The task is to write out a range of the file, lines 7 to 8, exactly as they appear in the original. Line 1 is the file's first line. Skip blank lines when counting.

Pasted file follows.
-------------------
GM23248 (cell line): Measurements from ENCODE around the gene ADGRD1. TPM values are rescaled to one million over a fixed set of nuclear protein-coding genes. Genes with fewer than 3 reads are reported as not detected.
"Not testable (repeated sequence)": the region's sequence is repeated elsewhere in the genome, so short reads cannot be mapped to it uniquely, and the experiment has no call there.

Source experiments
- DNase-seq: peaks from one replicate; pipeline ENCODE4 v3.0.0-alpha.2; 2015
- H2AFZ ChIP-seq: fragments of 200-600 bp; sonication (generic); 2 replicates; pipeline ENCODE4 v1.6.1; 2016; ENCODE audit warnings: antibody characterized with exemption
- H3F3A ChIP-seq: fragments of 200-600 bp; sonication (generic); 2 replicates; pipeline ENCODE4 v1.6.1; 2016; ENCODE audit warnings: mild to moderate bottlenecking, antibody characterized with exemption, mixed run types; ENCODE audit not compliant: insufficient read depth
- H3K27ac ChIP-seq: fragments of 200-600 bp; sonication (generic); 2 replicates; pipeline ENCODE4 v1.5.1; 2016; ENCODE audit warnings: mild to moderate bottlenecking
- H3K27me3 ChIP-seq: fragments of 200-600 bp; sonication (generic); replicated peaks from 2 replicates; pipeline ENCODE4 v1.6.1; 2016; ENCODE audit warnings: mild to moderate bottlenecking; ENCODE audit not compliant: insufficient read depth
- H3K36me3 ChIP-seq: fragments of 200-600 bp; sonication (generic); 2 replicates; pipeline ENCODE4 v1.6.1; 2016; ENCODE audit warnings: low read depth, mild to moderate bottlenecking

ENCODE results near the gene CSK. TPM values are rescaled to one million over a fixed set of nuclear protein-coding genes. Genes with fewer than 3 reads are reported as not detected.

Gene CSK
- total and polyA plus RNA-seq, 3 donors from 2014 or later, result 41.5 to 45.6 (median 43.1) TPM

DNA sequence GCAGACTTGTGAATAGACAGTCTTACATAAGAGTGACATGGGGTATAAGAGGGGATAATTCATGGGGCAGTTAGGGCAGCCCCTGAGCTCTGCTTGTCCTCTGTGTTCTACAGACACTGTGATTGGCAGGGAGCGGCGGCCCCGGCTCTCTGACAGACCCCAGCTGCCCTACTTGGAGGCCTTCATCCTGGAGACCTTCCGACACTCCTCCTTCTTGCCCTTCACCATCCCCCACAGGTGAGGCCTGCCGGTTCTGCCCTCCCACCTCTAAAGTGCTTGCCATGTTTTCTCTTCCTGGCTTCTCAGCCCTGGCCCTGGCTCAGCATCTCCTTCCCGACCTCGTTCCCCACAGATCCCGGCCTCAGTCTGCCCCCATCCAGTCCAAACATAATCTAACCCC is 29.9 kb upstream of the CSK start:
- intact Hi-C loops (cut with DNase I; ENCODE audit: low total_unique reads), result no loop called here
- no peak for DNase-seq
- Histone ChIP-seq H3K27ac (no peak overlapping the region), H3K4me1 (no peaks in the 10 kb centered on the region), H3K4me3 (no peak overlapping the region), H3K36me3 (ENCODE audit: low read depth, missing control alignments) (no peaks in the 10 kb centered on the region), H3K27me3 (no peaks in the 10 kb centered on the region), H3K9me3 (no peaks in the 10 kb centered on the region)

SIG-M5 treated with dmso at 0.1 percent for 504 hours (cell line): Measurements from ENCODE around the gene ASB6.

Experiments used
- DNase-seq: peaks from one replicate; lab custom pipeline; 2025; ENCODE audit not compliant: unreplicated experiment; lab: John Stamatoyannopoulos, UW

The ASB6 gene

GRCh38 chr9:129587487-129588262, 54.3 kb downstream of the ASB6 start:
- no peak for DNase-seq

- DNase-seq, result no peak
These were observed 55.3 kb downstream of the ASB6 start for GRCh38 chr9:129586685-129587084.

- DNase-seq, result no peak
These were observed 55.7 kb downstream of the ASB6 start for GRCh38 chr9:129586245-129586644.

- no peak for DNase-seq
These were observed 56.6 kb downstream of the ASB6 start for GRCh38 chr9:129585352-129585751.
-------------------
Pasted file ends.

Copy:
- H3K27ac ChIP-seq: fragments of 200-600 bp; sonication (generic); 2 replicates; pipeline ENCODE4 v1.5.1; 2016; ENCODE audit warnings: mild to moderate bottlenecking
- H3K27me3 ChIP-seq: fragments of 200-600 bp; sonication (generic); replicated peaks from 2 replicates; pipeline ENCODE4 v1.6.1; 2016; ENCODE audit warnings: mild to moderate bottlenecking; ENCODE audit not compliant: insufficient read depth